Which Joe gave his name to ‘sloppy joes’? We look at five interesting sandwiches and their lexical origins.
1In a safe place while not being used or displayed.‘items held in store’
- ‘I am reliably informed however that numerous interesting items from this period are held in store by the museum.’
2Coming in the future; about to happen.‘he did not yet know what lay in store for him’
- ‘But when we booked the holiday, little did we know what lay in store for us once we arrived.’
- ‘We'll just have to see what kind of surprises life has in store for me the next couple of months.’
- ‘She used to cry for you, child, because she knew what the future had in store for you.’
- ‘What that future holds in store for our planet is up to all of us, reasoning together.’
- ‘On stage there was yet another pleasant surprise in store for the audience.’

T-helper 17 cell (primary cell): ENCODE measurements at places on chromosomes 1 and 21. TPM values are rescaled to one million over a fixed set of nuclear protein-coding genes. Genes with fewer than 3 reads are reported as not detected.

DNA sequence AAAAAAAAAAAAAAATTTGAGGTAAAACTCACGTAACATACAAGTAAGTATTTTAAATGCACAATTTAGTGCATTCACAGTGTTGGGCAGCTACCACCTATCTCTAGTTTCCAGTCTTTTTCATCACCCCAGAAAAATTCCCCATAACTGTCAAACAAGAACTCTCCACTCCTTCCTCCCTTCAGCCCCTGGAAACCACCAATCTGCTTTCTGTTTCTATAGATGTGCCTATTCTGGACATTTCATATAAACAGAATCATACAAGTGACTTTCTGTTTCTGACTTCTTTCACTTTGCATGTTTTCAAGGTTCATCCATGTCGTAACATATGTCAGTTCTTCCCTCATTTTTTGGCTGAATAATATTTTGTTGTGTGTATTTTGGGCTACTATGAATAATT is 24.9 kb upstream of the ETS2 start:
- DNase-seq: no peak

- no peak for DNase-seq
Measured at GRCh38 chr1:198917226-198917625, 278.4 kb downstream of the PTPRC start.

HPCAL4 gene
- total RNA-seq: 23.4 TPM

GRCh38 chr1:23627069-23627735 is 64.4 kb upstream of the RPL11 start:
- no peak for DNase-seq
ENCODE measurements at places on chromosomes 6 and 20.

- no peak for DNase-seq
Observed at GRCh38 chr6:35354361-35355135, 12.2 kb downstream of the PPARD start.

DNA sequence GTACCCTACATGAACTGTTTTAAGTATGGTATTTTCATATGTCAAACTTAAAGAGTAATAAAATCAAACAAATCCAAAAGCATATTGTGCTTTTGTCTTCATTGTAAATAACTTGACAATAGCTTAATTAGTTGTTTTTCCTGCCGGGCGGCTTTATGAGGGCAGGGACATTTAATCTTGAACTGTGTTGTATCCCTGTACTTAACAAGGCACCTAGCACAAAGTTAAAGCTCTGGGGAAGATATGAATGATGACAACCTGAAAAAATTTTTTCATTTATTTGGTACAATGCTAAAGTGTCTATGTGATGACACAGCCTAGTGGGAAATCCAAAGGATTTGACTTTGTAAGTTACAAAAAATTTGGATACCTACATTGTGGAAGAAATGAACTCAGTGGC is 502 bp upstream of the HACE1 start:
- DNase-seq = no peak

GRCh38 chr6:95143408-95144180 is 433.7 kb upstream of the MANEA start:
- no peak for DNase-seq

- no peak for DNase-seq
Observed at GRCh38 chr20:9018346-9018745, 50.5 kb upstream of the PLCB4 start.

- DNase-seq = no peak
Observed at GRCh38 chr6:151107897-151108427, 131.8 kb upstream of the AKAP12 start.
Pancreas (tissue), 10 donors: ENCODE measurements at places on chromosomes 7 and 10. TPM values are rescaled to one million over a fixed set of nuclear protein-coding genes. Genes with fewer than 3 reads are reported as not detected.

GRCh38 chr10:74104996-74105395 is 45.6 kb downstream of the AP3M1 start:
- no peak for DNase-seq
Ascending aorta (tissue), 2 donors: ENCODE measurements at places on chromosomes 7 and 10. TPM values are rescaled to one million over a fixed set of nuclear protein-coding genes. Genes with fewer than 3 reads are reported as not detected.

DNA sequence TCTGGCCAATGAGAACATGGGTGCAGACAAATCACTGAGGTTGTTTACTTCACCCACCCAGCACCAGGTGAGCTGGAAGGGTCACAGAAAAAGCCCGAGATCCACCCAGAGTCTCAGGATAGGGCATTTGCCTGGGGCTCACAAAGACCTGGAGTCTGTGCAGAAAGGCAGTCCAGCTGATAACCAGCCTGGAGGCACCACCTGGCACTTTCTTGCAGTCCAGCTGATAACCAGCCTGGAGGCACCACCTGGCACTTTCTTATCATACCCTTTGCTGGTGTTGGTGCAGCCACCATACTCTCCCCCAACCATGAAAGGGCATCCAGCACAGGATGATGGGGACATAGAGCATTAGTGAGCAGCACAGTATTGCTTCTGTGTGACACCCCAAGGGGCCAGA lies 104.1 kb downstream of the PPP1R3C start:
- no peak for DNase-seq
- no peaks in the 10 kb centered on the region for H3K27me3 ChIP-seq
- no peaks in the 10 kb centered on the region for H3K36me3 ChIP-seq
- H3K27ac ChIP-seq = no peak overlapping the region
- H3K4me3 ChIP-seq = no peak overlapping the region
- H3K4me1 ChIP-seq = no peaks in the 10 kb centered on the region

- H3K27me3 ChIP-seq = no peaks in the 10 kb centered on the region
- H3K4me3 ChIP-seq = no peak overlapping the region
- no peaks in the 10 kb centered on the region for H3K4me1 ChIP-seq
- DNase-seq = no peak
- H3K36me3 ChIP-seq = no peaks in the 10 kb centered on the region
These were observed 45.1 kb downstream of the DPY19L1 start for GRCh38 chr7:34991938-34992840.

- ‘For weeks they sweated over their decision, wondering what lay in store for them.’
- ‘He signed a five-year contract last summer but admits he has been left wondering what the future has in store.’
- ‘I am now 60 and I have to start thinking about whatever the future has in store for me.’
- ‘Having played four times already this season, there were few surprises in store for either team.’
- ‘The forum will give people the opportunity to find out more about what could be in store for the future.’
We take a look at several popular, though confusing, punctuation marks.
From Afghanistan to Zimbabwe, discover surprising and intriguing language facts from around the globe.
The definitions of ‘buddy’ and ‘bro’ in the OED have recently been revised. We explore their history and increase in popularity.